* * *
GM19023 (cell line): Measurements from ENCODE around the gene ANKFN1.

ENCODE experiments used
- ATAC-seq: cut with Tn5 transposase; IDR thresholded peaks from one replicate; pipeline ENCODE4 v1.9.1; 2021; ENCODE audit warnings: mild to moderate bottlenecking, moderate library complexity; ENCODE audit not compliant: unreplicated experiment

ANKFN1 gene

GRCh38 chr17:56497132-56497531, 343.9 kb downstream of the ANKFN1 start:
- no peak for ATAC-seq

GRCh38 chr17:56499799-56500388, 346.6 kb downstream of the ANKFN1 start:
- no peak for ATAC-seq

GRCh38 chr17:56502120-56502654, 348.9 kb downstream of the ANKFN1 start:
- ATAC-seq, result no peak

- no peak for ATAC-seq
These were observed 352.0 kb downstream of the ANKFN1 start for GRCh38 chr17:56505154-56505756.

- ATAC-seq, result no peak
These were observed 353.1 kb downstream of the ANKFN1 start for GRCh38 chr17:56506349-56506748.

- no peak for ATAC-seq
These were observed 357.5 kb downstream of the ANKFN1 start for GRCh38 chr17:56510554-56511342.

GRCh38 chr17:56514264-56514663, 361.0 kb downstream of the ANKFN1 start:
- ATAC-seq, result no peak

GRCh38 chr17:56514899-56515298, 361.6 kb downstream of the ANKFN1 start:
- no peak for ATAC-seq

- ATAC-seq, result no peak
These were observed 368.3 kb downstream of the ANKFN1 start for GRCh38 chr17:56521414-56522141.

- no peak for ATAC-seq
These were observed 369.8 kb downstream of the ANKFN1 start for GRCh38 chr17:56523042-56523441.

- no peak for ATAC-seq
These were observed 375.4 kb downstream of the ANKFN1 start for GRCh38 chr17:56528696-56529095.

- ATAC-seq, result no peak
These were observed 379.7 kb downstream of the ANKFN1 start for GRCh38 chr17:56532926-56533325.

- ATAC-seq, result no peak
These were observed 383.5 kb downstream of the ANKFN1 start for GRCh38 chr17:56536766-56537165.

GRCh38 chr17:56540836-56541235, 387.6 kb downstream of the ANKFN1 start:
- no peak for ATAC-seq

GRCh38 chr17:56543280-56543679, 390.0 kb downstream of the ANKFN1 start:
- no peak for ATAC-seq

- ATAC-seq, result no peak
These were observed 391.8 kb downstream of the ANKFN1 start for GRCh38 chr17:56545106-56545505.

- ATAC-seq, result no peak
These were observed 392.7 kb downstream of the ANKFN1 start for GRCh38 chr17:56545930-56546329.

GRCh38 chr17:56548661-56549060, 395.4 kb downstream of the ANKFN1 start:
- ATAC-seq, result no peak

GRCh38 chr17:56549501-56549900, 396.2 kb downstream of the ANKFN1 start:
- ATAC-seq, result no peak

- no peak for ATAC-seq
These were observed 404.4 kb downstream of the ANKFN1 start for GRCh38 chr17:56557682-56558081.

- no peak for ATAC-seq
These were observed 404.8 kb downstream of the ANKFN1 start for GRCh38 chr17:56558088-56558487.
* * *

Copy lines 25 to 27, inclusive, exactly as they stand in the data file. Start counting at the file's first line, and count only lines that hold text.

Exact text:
- no peak for ATAC-seq
These were observed 375.4 kb downstream of the ANKFN1 start for GRCh38 chr17:56528696-56529095.

- ATAC-seq, result no peak